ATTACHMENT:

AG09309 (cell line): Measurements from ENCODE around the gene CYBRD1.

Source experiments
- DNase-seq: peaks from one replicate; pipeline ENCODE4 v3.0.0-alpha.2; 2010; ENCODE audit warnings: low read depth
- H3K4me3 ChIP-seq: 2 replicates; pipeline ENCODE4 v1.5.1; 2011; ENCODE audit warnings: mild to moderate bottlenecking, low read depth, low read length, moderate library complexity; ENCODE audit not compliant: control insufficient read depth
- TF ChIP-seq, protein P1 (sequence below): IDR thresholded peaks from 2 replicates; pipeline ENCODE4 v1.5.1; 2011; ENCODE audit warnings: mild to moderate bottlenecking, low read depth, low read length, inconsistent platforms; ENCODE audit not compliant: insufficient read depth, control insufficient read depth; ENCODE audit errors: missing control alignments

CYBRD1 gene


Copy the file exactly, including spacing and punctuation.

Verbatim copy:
AG09309 (cell line): Measurements from ENCODE around the gene CYBRD1.

Source experiments
- DNase-seq: peaks from one replicate; pipeline ENCODE4 v3.0.0-alpha.2; 2010; ENCODE audit warnings: low read depth
- H3K4me3 ChIP-seq: 2 replicates; pipeline ENCODE4 v1.5.1; 2011; ENCODE audit warnings: mild to moderate bottlenecking, low read depth, low read length, moderate library complexity; ENCODE audit not compliant: control insufficient read depth
- TF ChIP-seq, protein P1 (sequence below): IDR thresholded peaks from 2 replicates; pipeline ENCODE4 v1.5.1; 2011; ENCODE audit warnings: mild to moderate bottlenecking, low read depth, low read length, inconsistent platforms; ENCODE audit not compliant: insufficient read depth, control insufficient read depth; ENCODE audit errors: missing control alignments

CYBRD1 gene